King Asok Not More Than A Myth Essay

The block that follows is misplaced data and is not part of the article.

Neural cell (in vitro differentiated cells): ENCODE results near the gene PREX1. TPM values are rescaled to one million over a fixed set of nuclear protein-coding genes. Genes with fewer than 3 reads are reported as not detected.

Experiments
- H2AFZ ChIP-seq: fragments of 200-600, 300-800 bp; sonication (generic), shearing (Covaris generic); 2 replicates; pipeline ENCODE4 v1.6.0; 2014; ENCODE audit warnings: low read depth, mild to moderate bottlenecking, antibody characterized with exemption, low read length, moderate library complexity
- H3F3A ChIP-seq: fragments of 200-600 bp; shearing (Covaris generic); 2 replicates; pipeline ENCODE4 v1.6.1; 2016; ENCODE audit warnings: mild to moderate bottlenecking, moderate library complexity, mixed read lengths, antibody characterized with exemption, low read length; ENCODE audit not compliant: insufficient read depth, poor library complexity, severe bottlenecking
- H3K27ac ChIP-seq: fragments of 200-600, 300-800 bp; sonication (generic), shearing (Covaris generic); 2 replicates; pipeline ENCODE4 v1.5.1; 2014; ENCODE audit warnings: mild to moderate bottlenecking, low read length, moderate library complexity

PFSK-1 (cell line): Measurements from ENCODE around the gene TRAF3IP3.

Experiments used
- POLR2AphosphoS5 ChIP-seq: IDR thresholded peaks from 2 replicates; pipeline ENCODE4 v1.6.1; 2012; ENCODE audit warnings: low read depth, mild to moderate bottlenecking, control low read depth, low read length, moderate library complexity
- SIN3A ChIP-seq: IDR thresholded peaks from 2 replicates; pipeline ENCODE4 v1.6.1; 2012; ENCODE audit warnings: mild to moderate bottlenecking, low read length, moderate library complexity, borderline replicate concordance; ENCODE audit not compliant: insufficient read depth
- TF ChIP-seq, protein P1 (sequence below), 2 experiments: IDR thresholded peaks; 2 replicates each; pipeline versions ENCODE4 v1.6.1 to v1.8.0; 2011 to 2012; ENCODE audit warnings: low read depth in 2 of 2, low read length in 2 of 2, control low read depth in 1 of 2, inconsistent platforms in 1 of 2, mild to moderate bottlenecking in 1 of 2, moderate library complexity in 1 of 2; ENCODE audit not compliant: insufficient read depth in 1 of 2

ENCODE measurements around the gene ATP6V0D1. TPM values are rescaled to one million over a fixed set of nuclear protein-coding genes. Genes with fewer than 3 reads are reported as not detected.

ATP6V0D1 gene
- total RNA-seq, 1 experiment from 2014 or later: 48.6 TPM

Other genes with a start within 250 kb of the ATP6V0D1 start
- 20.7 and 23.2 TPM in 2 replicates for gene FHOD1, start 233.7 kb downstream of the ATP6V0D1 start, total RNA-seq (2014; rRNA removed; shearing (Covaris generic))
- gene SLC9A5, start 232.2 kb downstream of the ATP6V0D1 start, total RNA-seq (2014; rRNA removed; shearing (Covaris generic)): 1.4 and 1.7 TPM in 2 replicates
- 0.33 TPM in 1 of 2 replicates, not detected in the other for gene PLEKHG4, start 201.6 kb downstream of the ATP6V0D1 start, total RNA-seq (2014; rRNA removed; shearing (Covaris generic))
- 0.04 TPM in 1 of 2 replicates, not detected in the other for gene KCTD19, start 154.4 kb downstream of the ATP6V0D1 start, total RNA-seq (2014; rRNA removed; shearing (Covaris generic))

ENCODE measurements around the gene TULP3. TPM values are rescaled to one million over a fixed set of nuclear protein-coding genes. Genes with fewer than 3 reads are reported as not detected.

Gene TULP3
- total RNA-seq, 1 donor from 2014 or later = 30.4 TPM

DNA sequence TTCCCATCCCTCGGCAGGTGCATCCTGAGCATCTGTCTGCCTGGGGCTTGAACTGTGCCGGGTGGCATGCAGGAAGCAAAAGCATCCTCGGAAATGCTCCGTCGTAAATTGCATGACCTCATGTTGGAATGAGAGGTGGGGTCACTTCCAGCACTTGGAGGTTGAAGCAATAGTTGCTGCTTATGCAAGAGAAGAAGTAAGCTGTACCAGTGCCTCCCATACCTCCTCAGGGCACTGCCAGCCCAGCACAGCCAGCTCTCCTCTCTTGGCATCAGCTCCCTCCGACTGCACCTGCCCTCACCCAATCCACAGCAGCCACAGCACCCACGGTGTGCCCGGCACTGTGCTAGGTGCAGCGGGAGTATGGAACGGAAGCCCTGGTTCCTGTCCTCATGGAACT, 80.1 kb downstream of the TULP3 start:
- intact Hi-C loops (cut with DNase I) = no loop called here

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For a long time, King Asoka was thought to be nothing more than a myth. With several writings concerning him, they all relayed too fantastical an image to be convincing as truthful, keeping him in a legendary status. This all changed in 1837, well over a thousand years after his death, when a scholar James Prinsep managed to translate writings on a stone pillar in Delhi. After several other scholars raced to translate similar writings all over the Indian landscape, it was revealed that this King Piyadasi was the same as King Asoka. Even with his history pieced together, Asoka’s history is still legendary. He started as a lowly person shunned by his own father and grew to be a ruler of a kingdom that had never seen complete unity. But indeed, despite the face of caring compassion he attempted to convey to the Indian people, and despite the reforms he made to various sectors of his kingdom, it is clear Asoka was only using Buddhism as a way to unite the people and, more importantly, keep them under his control. It is rumored that Asoka’s grandmother was a Greek princess, with his lineage being traced back to the Seleucus kingship, and that his Asoka’s grandmother would have told him stories of Alexander the Great and other Greek warriors, inspiring Asoka and gearing him towards being the warrior he would become in the Kalinga Wars. Asoka’s mother is supposed to be the daughter of a Brahman, a Hindu priest. She eventually married the King of India, one of the first of the

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